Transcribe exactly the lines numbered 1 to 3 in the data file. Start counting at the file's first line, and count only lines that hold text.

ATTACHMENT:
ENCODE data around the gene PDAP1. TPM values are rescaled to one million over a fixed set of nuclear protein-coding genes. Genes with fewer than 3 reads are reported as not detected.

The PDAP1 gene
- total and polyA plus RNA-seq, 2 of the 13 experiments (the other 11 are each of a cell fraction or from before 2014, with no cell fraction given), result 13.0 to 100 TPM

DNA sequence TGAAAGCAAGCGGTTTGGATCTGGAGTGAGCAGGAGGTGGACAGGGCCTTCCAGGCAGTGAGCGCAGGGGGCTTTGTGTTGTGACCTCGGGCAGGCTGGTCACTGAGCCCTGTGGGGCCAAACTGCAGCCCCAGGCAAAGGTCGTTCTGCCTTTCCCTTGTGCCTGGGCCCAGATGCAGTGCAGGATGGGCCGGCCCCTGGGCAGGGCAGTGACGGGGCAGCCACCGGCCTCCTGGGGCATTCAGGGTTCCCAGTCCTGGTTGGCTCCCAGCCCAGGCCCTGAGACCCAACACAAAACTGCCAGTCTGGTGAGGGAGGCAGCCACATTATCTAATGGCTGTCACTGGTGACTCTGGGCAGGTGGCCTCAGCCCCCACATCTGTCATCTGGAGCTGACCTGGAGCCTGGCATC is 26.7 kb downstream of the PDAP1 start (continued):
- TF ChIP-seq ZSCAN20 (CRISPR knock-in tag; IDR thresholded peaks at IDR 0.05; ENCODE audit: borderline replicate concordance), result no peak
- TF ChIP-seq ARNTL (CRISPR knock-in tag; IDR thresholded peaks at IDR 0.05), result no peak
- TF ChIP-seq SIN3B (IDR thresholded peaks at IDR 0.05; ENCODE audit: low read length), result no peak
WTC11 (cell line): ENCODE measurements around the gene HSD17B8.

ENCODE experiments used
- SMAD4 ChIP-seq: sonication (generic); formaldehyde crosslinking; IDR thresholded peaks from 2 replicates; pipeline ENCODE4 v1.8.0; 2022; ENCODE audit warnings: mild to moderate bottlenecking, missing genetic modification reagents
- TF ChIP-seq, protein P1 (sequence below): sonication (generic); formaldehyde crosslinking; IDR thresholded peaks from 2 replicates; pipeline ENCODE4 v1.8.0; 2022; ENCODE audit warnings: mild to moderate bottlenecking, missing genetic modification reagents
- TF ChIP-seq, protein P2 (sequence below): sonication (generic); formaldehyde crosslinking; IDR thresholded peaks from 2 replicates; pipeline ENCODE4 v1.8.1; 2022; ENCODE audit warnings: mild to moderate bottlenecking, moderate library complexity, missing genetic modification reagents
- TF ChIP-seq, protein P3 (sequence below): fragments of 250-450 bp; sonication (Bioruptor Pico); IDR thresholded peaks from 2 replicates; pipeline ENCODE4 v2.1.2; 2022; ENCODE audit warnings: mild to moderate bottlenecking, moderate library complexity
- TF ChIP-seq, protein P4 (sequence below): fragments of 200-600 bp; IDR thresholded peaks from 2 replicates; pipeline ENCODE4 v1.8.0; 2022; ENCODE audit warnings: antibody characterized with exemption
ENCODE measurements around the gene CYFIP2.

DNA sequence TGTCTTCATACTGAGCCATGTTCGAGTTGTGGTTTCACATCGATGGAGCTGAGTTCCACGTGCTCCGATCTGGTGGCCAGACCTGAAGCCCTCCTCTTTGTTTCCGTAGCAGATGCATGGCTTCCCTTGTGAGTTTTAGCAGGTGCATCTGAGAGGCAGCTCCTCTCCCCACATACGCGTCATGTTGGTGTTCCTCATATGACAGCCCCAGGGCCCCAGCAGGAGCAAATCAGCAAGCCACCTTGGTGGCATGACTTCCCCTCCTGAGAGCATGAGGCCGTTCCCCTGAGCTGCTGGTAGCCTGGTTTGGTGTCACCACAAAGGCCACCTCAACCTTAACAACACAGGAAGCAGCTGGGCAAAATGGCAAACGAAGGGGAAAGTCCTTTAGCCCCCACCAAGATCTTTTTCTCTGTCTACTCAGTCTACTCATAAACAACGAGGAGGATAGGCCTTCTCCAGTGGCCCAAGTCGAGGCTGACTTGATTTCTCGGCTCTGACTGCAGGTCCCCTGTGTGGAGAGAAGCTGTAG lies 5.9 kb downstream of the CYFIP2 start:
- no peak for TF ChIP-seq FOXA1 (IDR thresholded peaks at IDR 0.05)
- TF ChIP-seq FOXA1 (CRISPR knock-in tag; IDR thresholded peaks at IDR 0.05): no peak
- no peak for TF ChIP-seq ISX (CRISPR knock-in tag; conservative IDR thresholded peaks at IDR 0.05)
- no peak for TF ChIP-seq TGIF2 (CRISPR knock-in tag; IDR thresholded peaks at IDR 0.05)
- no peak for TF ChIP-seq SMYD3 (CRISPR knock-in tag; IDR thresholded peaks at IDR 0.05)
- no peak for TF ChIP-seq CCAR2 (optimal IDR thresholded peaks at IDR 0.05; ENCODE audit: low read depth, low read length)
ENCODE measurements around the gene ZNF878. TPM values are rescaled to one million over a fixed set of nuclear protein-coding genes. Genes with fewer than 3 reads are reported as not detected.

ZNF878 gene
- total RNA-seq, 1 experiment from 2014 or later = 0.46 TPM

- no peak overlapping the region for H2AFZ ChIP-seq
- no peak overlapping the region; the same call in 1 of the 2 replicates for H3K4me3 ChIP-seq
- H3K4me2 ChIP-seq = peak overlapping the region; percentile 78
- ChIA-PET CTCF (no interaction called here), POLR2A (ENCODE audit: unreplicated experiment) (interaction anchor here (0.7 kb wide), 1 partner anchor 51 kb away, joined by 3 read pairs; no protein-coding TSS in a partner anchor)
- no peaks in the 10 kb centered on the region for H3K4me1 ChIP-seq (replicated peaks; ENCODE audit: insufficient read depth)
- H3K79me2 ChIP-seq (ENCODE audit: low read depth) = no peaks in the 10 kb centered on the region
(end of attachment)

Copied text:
ENCODE data around the gene PDAP1. TPM values are rescaled to one million over a fixed set of nuclear protein-coding genes. Genes with fewer than 3 reads are reported as not detected.

The PDAP1 gene
- total and polyA plus RNA-seq, 2 of the 13 experiments (the other 11 are each of a cell fraction or from before 2014, with no cell fraction given), result 13.0 to 100 TPM